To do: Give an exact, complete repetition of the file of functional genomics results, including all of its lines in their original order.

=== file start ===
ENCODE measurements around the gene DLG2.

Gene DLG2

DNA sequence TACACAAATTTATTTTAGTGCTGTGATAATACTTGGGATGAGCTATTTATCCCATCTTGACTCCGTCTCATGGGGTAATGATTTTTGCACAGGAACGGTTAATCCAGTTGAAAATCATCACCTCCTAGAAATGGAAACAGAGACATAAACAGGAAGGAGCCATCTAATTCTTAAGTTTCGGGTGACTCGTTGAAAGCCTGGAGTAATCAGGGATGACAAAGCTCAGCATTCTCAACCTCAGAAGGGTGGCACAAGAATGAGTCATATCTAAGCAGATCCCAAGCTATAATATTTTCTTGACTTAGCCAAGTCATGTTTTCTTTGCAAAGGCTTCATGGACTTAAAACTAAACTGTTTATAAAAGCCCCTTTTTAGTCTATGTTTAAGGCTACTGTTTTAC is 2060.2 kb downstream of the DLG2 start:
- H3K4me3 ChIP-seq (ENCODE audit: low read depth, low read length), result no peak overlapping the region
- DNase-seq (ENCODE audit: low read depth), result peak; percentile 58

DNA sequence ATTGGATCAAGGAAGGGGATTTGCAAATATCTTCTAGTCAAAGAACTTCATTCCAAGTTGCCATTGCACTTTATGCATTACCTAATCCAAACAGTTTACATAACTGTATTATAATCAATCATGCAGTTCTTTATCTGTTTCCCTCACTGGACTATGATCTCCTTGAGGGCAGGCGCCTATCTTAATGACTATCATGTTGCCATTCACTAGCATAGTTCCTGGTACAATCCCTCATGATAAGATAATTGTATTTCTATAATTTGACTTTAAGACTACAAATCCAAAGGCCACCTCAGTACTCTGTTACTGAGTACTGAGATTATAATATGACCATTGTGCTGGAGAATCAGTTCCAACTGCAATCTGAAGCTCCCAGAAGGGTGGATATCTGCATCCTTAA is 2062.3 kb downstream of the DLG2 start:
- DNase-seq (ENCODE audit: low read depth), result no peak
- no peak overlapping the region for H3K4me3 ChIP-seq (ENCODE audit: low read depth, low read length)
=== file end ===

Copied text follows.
ENCODE measurements around the gene DLG2.

Gene DLG2

DNA sequence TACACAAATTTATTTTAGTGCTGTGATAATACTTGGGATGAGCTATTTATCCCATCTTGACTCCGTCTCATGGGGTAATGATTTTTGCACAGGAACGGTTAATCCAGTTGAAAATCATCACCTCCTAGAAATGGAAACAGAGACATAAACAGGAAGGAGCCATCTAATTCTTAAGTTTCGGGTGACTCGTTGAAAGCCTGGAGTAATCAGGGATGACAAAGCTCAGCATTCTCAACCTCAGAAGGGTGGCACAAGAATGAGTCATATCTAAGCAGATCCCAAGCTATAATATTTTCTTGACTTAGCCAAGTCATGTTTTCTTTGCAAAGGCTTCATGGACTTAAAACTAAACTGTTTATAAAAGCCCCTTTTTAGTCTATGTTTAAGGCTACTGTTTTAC is 2060.2 kb downstream of the DLG2 start:
- H3K4me3 ChIP-seq (ENCODE audit: low read depth, low read length), result no peak overlapping the region
- DNase-seq (ENCODE audit: low read depth), result peak; percentile 58

DNA sequence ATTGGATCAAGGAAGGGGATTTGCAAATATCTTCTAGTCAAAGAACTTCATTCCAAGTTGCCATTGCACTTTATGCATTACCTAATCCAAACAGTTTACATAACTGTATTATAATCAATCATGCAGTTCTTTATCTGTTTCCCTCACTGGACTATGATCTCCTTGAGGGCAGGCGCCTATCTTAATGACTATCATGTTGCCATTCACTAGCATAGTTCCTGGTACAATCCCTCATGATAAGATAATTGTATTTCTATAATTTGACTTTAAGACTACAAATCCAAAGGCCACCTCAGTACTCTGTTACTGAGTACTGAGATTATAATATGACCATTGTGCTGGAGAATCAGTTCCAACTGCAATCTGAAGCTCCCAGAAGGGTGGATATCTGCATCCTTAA is 2062.3 kb downstream of the DLG2 start:
- DNase-seq (ENCODE audit: low read depth), result no peak
- no peak overlapping the region for H3K4me3 ChIP-seq (ENCODE audit: low read depth, low read length)